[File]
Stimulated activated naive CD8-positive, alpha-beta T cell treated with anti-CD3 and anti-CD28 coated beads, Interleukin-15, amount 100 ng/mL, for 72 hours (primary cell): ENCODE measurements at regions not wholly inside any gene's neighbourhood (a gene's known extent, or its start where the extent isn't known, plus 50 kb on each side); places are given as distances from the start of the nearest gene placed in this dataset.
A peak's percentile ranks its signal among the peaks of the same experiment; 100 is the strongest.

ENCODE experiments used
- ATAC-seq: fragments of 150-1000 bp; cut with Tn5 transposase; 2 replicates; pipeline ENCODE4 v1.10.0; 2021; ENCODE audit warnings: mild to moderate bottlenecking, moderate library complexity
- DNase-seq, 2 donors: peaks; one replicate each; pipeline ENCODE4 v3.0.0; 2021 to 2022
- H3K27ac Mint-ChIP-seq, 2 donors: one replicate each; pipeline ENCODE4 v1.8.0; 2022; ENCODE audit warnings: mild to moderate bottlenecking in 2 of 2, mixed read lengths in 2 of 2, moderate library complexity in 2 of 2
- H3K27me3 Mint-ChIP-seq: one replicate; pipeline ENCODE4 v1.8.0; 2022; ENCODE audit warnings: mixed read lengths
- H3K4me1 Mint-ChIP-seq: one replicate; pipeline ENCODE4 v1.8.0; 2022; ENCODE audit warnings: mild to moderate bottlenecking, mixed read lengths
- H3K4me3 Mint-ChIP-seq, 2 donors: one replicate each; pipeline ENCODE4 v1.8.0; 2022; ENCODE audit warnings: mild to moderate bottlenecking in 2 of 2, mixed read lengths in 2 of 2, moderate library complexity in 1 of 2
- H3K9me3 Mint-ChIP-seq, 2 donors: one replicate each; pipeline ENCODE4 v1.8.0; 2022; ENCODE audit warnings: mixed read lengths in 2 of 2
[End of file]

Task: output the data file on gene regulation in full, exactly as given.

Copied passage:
Stimulated activated naive CD8-positive, alpha-beta T cell treated with anti-CD3 and anti-CD28 coated beads, Interleukin-15, amount 100 ng/mL, for 72 hours (primary cell): ENCODE measurements at regions not wholly inside any gene's neighbourhood (a gene's known extent, or its start where the extent isn't known, plus 50 kb on each side); places are given as distances from the start of the nearest gene placed in this dataset.
A peak's percentile ranks its signal among the peaks of the same experiment; 100 is the strongest.

ENCODE experiments used
- ATAC-seq: fragments of 150-1000 bp; cut with Tn5 transposase; 2 replicates; pipeline ENCODE4 v1.10.0; 2021; ENCODE audit warnings: mild to moderate bottlenecking, moderate library complexity
- DNase-seq, 2 donors: peaks; one replicate each; pipeline ENCODE4 v3.0.0; 2021 to 2022
- H3K27ac Mint-ChIP-seq, 2 donors: one replicate each; pipeline ENCODE4 v1.8.0; 2022; ENCODE audit warnings: mild to moderate bottlenecking in 2 of 2, mixed read lengths in 2 of 2, moderate library complexity in 2 of 2
- H3K27me3 Mint-ChIP-seq: one replicate; pipeline ENCODE4 v1.8.0; 2022; ENCODE audit warnings: mixed read lengths
- H3K4me1 Mint-ChIP-seq: one replicate; pipeline ENCODE4 v1.8.0; 2022; ENCODE audit warnings: mild to moderate bottlenecking, mixed read lengths
- H3K4me3 Mint-ChIP-seq, 2 donors: one replicate each; pipeline ENCODE4 v1.8.0; 2022; ENCODE audit warnings: mild to moderate bottlenecking in 2 of 2, mixed read lengths in 2 of 2, moderate library complexity in 1 of 2
- H3K9me3 Mint-ChIP-seq, 2 donors: one replicate each; pipeline ENCODE4 v1.8.0; 2022; ENCODE audit warnings: mixed read lengths in 2 of 2